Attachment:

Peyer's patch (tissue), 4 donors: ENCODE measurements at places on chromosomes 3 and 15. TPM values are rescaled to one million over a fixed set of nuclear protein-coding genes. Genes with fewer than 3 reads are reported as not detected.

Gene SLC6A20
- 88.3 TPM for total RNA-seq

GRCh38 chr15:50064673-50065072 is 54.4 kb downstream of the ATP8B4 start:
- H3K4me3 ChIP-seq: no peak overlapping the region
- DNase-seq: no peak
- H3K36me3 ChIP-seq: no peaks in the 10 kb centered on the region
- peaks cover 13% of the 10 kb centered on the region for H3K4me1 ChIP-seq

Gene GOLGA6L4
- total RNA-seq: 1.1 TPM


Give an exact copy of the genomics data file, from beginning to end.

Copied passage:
Peyer's patch (tissue), 4 donors: ENCODE measurements at places on chromosomes 3 and 15. TPM values are rescaled to one million over a fixed set of nuclear protein-coding genes. Genes with fewer than 3 reads are reported as not detected.

Gene SLC6A20
- 88.3 TPM for total RNA-seq

GRCh38 chr15:50064673-50065072 is 54.4 kb downstream of the ATP8B4 start:
- H3K4me3 ChIP-seq: no peak overlapping the region
- DNase-seq: no peak
- H3K36me3 ChIP-seq: no peaks in the 10 kb centered on the region
- peaks cover 13% of the 10 kb centered on the region for H3K4me1 ChIP-seq

Gene GOLGA6L4
- total RNA-seq: 1.1 TPM